Surviving the Tsunami at Arugam Bay

Ani Naqvi, in The Telegraph, 26 December 2022, where the title runs asI was almost killed in the Boxing Day tsunami – and it gave me a reason to live” …. After being swept up in the tsunami of 2004, I battled survivor’s guilt and flashbacks to find new purpose” 

In 2004, my world was literally turned upside down. I was working as a journalist, had left a job at the BBC several years earlier, and was struggling with depression. The end of the year was looming, England was cold and dark, and I felt more than ever that I needed to get away.

So I booked myself a flight and headed for Sri Lanka, touching down – in a summer dress and peacock-blue flip-flops – on Christmas Eve, the warm air of the island enveloping me as I stepped out into a cacophony of taxi drivers jostling for my attention. Hot, busy and full of life, Sri Lanka is a place that overwhelms your senses. It was just what I needed.

From the airport, the drive along the east coast wound through lush green hills where elephant and buffalo meandered alongside the cars and tourists bartered with locals over fresh coconuts at the roadside. I arrived at Arugam Bay, a remote peninsula on the east coast, and spent Christmas Day cele­brating the season with my friends, drinking, talking and watching the sun sink low in the bay, finally falling asleep in my little concrete hut on the beach as Boxing Day dawned.

It was just before 9am when – dis­orientated and hungover – I began to stir, suddenly aware of a commotion: loud sounds and a low roar. Still half asleep, I couldn’t understand what the noise was – and then, suddenly, the sea crashed into the room, ripping the door off its hinges, tearing my clothes off, raising me off the bed like a doll. In the split second it took for me to come to, I was under water.

It was like being a grain of rice thrown around in a washing machine. The sheer force of the water – a dark, swirling, thundering soup – made it imposs­ible to swim, and everything was pitch black. The ­concrete hut started to fill with water, furniture smashed into me, and I tried desperately to make out which way was up. My whole body was engulfed, until, as the water rose higher in the cabin, it started to churn less, allowing me to surface and take a hurried breath of air from the thin pocket that remained. The water continued to creep up until I had only two inches of air left. I realised I was going to drown.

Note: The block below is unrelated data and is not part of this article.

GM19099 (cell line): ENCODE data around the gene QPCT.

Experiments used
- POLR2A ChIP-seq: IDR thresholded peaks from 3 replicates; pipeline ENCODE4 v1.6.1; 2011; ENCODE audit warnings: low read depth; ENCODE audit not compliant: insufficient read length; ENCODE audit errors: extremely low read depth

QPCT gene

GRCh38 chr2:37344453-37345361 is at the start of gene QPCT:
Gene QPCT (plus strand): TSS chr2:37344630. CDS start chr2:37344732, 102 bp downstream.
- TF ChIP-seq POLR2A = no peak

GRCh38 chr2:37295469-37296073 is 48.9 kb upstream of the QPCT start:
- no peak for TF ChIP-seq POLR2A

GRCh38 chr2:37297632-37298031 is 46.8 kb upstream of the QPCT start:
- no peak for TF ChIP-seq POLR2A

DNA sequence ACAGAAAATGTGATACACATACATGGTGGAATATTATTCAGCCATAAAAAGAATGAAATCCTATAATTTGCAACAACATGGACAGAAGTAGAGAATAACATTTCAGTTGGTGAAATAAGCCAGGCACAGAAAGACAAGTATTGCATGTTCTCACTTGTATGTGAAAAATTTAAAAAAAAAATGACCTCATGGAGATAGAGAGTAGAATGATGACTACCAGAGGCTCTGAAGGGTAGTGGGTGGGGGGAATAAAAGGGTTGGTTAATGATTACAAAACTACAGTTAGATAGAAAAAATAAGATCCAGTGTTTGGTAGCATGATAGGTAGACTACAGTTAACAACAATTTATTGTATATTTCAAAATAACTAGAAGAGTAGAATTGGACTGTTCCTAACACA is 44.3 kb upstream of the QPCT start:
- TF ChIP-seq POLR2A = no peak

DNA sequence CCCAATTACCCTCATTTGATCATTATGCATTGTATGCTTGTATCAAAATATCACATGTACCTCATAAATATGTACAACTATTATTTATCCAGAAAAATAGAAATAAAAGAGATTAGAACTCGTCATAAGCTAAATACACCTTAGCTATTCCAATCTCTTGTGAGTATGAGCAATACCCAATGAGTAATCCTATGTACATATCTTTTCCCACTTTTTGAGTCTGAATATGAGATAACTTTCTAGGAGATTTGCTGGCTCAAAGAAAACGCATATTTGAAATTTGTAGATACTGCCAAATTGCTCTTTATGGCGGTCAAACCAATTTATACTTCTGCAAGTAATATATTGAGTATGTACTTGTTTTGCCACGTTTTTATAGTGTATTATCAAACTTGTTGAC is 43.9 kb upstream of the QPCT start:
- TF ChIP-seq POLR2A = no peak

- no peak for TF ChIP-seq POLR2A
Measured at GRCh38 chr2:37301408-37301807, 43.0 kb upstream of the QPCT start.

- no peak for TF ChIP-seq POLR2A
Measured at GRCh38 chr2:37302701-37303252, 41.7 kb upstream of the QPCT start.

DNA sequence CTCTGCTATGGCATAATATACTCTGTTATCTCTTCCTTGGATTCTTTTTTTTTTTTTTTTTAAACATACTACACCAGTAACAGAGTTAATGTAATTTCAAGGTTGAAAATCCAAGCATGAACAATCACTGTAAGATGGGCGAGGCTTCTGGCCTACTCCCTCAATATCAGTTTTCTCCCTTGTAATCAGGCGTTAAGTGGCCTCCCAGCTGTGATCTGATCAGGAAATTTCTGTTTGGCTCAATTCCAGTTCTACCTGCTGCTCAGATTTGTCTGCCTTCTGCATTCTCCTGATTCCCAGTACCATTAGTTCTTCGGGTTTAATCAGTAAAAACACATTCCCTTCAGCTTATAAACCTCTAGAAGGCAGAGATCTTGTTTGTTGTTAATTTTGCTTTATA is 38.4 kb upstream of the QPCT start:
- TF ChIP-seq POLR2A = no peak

As someone in the throes of depression – and who had been a functioning depressive for years – I thought about ending it all, slipping away into the water unnoticed; just one more person to drown. And then, all of a sudden, I heard a voice, something intuitive, which said: “Remember this moment, Ani. You do not want to die.” And then I started to fight. I fought with every ounce of strength I had to stay alive.

It was then that the strength of the water overwhelmed the little hut, breaking bits of it away so that shards of light began to peek through and pierce the darkness like a lifeline. I was able to orientate myself, kicking towards the surface of the water so I could get more air, until eventually the tsunami completely destroyed the walls around me and I was washed inland.
People ask about the passage of time while fighting for your life: I tell them that it warps when you are trying to survive; it seems to stretch on forever.

Incredibly, I managed to spot my friends in the distance, and tried to move towards them. The ground was covered in debris and broken glass, and everywhere there was death.

When I reached the people I knew, I immediately began to cry. My friend Sri, the owner of a nearby hotel, was three months pregnant and had rolled herself into a ball when the water struck to protect her baby. Her ­partner kept trying to go back to the hotel and she just kept saying: “There is no hotel to go back to” – but their unborn baby had survived. He is now 17 years old.

As the reality of it all began to sink in, and as I realised that I had survived when so many hadn’t, I was gal­vanised. The moment we reached safety, my journalistic instincts kicked in, overtaking the shock.

I knew we needed to call in help, fast, so I borrowed a mobile phone and – still remembering the number of the BBC switchboard by heart – called and said: “Listen very carefully: there has been a tsunami; I need you to get me through to the British High Commission.”

The High Commissioner rang me back and I liaised with the commission all through the night, gathering names and details, and giving out news announcements via a Norwegian peacekeeper’s radio. Gradually, a group gathered round me and there I was, in the thick of it, broadcasting news again. Assisting in the midst of all that tragedy helped to give me a purpose and keep me focused. It carried me through.

Ani sat at a table, smiling
Life force: Ani has been able to put her devastating ordeal in Sri Lanka to good use

When I returned home, I began suffering from post-traumatic stress disorder and survivor’s guilt: I couldn’t stop thinking about why I had lived when so many had not – so once again I decided to channel those feelings, to give myself a purpose.

I worked for an NGO in Iraq during the war, then as head of projects at Cancer Research UK, helping people to see beyond the darkness to find purpose and joy – and, slowly, trying to come to terms with my own trauma, thinking back to that moment in the hut, how I fought to live when I had wanted to die.

As told to Margarita Mitchel Pollock

Ani Naqvi is CEO and founder of the Ultimate Results Group (; she has dedicated her life to impacting the lives of 250,000 people in honour of those who died in the Boxing Day tsunami. For mental health help, contact

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